Trick or TREAT!


Happy Halloween!

I managed to get one more Pin finished for Trish's Pin It and Do It Challenge. It's a good one to share now, since today is Halloween. You should make some for yourselves before the Trick or Treaters come.

It's called Apple Nachos and you can find the recipe here. Instead of tortilla chips, there are apples. Instead of cheese and salsa: marshmallow, caramel, and chocolate sauce. It's yummy! I didn't make anywhere near as much as the recipe calls for. I halved the marshmallow and caramel portion and only used one apple. It was plenty for two people. I still have a ton of caramel leftover. I also didn't add the peanuts (peanut allergy in the family).

It is very messy though!
Apple Nachos

Doctor Sleep by Stephen King: Review

Doctor SleepDanny Torrance (The Shining) is all grown up now and really into alcohol. He does manage to get himself together and into AA. Once he does this, things in his life improve. He's got a job (where he helps old people "go into the light, Caroline!" as Doctor Sleep), friends, a grip on reality, and a secret friendship with a little girl. Whoa, it's ok! Actually, he and the girl don't meet each other in the physical world. She has more Shine than he does and reaches out to him with her mind.

Abra, the girl, has a problem. It's not about bullies or boys, but about a secret vampire cult called the True Knot. The True Knot drive around in Winnebagos sucking the life force out of 'special' children, like Abra. They've found out about her and are on their way to get her. Will Danny step up and be the saviour Dick Halloran was for him?

At first, seeing little Danny Torrance struggle and fail is depressing. Surviving the disaster of the Overlook should be a life affirming experience, but Danny has demons in the form of seeing really bad stuff about people. That's hard to live with and it doesn't make for uplifting reading. This part of the book dragged. It took me sometime to get through it.

After all the "Previously, on the Shining" we get to the main plot of the story. The leader of the True Knot want Abra. Here's where things pick up and I plowed through the remainder of the book. Danny does "shine" here. He's the man we want him to be. He is strong and ethical. He uses his power for good, no matter what the damage to himself. He's going to save this little girl, no matter what! I couldn't wait to see how he was going to accomplish this.

I'm not sure what to make of Abra. I wasn't enamoured with her. She had her feisty moments and I definitely didn't want her to die, but despite having this incredible gift, I didn't find her that interesting. She was missing a little something.

Doctor Sleep has a few twists, some surprises, old friends, and lots of new ones. There are plenty of scares with the True Knot. The end brings The Shining and Doctor Sleep together in a satisfying way. If you can hold on through the Life of Danny and get to the meat of the story, you'll have a scary good time.

The Haunting of Hill House by Shirley Jackson: Review

haunting…Or bad architecture will drive you crazy.

Dr Montague decides to send letters to people who may have had some kind of previous psychic experience in order to entice them to come to Hill House: an isolated, weirdo house in the boonies that might be haunted. Only two people reply, people who have nothing better to do, Theodora, who's fighting with her roommate and Eleanor, who needs to get away from her awful sister. These three, along with the heir to Hill House, Luke, head on up to the old mansion in the name of science.
At first everyone is all "Let's tell witty jokes, old chums, and drink brandy" but soon Hill House starts doing its tricks. Tricks that seem to affect Eleanor more so than anyone else.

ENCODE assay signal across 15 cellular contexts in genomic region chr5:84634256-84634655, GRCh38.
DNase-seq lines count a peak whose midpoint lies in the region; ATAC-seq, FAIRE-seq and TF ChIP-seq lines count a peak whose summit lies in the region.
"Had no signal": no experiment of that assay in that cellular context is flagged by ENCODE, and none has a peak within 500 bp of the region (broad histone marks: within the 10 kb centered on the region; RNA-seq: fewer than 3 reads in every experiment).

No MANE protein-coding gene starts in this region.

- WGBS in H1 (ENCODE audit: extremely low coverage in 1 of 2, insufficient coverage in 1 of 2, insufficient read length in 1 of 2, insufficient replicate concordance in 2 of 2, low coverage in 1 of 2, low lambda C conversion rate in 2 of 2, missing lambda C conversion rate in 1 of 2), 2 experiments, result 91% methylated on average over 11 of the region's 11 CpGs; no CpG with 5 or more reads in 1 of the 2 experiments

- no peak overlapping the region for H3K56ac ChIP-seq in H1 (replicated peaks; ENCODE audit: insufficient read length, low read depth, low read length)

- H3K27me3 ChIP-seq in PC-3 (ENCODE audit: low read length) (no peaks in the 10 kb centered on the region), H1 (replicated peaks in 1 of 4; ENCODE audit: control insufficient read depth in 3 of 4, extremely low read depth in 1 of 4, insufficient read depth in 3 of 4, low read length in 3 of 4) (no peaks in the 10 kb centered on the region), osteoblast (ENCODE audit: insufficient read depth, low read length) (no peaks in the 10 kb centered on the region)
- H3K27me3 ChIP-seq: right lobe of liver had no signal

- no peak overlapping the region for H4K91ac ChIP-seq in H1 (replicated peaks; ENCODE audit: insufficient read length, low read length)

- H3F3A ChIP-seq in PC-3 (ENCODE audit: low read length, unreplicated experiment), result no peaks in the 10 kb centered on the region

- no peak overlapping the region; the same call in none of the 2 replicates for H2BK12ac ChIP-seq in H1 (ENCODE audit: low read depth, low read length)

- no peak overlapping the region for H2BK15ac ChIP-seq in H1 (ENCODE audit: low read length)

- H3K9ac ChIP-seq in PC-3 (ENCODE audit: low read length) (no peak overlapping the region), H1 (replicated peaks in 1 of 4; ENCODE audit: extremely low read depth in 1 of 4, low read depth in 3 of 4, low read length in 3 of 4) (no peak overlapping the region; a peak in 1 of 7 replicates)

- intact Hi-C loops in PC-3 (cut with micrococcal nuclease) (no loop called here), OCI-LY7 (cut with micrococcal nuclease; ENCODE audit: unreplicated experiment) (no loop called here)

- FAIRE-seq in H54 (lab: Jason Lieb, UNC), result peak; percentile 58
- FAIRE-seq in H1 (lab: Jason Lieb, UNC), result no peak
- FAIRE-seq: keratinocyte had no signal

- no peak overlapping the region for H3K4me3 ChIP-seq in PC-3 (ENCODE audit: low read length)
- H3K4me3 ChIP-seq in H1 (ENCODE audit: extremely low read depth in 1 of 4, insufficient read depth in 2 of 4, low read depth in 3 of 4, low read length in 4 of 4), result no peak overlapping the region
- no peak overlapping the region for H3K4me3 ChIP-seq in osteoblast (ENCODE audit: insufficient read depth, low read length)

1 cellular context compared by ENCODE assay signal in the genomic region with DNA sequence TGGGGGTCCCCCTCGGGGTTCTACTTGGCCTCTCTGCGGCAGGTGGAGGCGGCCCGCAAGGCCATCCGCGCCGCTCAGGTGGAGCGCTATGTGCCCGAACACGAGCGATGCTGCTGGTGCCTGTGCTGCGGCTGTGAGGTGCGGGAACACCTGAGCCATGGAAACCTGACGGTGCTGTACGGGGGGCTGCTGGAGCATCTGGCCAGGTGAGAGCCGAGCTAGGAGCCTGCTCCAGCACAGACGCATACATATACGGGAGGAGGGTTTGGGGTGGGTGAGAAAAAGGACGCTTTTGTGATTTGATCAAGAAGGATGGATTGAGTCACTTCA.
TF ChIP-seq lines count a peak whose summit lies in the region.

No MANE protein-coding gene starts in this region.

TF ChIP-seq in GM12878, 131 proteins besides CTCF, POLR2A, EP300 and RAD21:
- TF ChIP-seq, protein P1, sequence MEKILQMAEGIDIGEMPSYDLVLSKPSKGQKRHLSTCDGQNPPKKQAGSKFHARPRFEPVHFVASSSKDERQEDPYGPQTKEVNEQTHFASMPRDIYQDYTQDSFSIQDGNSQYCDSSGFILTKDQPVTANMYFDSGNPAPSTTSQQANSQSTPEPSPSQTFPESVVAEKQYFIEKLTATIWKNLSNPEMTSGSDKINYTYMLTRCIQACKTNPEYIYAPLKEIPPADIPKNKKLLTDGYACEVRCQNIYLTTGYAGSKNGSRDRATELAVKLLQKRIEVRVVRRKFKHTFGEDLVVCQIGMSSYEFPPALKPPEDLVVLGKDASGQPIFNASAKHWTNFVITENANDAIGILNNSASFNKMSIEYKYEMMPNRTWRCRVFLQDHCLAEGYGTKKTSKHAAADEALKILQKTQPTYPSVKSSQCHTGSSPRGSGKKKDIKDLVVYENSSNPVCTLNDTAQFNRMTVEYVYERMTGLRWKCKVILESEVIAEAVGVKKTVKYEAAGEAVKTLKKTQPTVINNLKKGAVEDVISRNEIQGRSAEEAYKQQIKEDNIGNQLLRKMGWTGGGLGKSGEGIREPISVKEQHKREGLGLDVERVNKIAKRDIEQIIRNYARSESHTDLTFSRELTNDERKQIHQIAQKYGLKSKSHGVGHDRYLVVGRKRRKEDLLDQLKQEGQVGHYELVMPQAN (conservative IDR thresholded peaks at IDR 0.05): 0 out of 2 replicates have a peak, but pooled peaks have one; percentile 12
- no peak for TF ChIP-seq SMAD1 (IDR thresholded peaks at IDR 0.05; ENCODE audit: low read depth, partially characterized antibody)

The Haunting of Hill House is superbly written. This was my second or third reading and this time I tried to just go with whatever was happening here. Previously, I had been influenced by that awful Catherine Zeta Jones movie (and the Scary Movie version). However, there was still a point when I was considering whether or not Mrs Dudley (the caretaker who tells them all individually that she doesn't stay after dark and will not be able to hear them scream) was feeding them schrooms. Things get weird. Real weird. Shirley Jackson is an evil genius.

Eleanor is an unreliable narrator. She lies, to the others and herself. She's had a terribly boring life having spent most of it looking after her mother. Her sister and her brother-in-law are the worst people ever. She's made up an imaginary life that she passes off as her own. Eleanor already seems like a space cadet and much younger than her 32 years. She's dreamy and strange, either she's easy pickings for Hill House or is the creator of all the activity. At times, I felt sorry for poor Eleanor, but also annoyed with her. Eleanor, you can be annoying, girl.

Being stuck in Eleanor's head is frustrating since the reader can only know what she knows and experience what she does. Everything gets filtered through her. What do Luke, Theodora, and the doctor see? How do they really feel about Eleanor? It's my opinion that Theodora is a mean girl. She uses Eleanor when she needs to but hates to have attention taken off herself. Theo plays some mean tricks and says cruel things. Then again, maybe she got on her nerves. All the characters get annoyed with Eleanor at some point.

Hill House might be haunted or it might not. People in the village avoid it. The house sits under the hills in the woods within the sights of a misanthropic village. The family has a history of nastiness over who has a right to own it and one person committed suicide over it. The original owner and builder had some weird ideas and terrible taste. He had it built so that nothing inside it is straight and the the inner hallways have a funhouse effect with rooms opening into other rooms. The decor is tacky and there is a general icky feel to the place. Time itself behaves strangely here. There aren't any hauntings by monks or nuns but there is a cold spot. It's just a nasty place.
"Hill House, not sane, stood by itself against its hills, holding darkness within; it had stood so for eighty years and might stand for eighty more. Within, walls continued upright, bricks met neatly, floors were firm, and doors were sensibly shut; silence lay steadily against the wood and stone of Hill House, and whatever walked there, walked alone."